TAKING AIM AT WAL-MART: The AFL-CIO is taking on the world’s largest company. The union has declared Thursday a “day of action,” in which labor supporters in the 50 states plan to rally at Wal-Mart Stores to demand that it “become a responsible corporate citizen,” according to a letter to labor unions signed by AFL-CIO president John Sweeney and United Food & Commercial Workers union president Douglas Dority. Wal-Mart has so far successfully resisted campaigns to unionize any of its more than 1 million workers. “Wal-Mart truly has declared war on American workers and America’s unions,” said the letter from Sweeney and Dority. “We must no longer say it is someone else’s fight. It is our fight, too.” A spokeswoman for the Bentonville, Ark.,-based retail giant said, “We think it’s unfortunate that these rallies are being used to try to discredit our company.”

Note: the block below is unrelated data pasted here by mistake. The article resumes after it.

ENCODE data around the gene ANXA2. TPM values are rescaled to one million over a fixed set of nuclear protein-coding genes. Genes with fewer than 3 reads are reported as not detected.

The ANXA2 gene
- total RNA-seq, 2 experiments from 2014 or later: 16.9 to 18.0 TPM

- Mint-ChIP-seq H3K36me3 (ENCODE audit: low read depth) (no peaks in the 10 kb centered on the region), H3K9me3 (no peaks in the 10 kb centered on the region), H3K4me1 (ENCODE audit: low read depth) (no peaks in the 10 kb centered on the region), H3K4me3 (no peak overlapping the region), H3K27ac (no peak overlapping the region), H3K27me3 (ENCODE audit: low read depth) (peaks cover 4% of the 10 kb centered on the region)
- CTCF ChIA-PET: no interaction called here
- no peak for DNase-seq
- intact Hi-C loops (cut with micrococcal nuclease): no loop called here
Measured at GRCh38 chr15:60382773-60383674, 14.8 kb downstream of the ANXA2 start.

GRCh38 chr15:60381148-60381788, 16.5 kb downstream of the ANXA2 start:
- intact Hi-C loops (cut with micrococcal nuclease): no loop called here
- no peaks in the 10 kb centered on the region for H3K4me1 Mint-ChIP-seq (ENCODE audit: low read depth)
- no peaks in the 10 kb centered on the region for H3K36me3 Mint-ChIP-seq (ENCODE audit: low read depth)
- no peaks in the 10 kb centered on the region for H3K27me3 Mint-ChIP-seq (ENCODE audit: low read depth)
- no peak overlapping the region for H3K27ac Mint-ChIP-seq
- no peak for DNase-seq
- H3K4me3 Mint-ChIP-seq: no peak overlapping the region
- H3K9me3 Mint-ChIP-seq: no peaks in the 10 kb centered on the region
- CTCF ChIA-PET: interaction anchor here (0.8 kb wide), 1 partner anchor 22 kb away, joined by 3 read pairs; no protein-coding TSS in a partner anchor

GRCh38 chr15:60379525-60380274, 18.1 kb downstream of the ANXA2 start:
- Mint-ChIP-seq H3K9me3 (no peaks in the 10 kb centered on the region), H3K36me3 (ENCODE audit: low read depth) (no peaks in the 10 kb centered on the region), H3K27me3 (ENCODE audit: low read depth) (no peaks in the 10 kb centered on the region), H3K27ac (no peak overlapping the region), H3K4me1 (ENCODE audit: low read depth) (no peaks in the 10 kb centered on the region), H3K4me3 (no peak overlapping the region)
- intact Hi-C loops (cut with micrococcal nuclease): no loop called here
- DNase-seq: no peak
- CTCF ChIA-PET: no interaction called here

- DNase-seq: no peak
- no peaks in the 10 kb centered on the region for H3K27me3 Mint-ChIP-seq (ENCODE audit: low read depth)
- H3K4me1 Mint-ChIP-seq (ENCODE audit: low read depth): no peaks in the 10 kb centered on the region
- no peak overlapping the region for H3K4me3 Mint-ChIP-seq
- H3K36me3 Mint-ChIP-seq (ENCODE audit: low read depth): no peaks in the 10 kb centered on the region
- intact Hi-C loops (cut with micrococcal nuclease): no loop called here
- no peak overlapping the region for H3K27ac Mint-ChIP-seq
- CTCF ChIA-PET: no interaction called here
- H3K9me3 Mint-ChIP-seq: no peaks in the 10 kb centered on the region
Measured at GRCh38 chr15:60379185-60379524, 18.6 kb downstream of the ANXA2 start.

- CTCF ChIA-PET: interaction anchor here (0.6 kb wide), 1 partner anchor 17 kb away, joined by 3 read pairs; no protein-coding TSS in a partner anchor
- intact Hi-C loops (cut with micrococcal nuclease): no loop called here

This story first appeared in the November 19, 2002 issue of WWD. Subscribe Today.
CREDIT DUE: Polo Ralph Lauren Corp. disclosed Monday it is negotiating a new three-year, $300 million line of credit to replace two existing credit lines valued at $325 million. In a Securities and Exchange Commission filing, the company said it expects to sign the new credit agreement — which is subject to increase to $375 million — by the end of the month.
OUTSIDE THE COMFORT ZONE: Nygard International Ltd. has countersued Haggar Clothing Co. and its Jerell Ltd. women’s division in federal court in Los Angeles, alleging that the companies are unlawfully using the Comfort Fit label on men’s and women’s pants. Ken Grondin, Nygard’s chief financial officer, said the suit, filed late Friday, follows an Oct. 31 action brought by Dallas-based Haggar against Nygard. Toronto-based Nygard said it bought the Comfort Fit label in 1995 from Eddie Haggar Ltd., a separate and distinct company from Haggar Clothing Co., and has sold $6 million in Comfort Fit products this year. A Haggar attorney told WWD that the firm doesn’t comment on pending litigation, but Grondin asserted that Haggar began promoting the Comfort Fit name in ads after negotiations between the two firms failed to produce a sale or possible transfer of the label. Nygard is seeking an injunction to prevent Haggar from using the label as well as unspecified damages.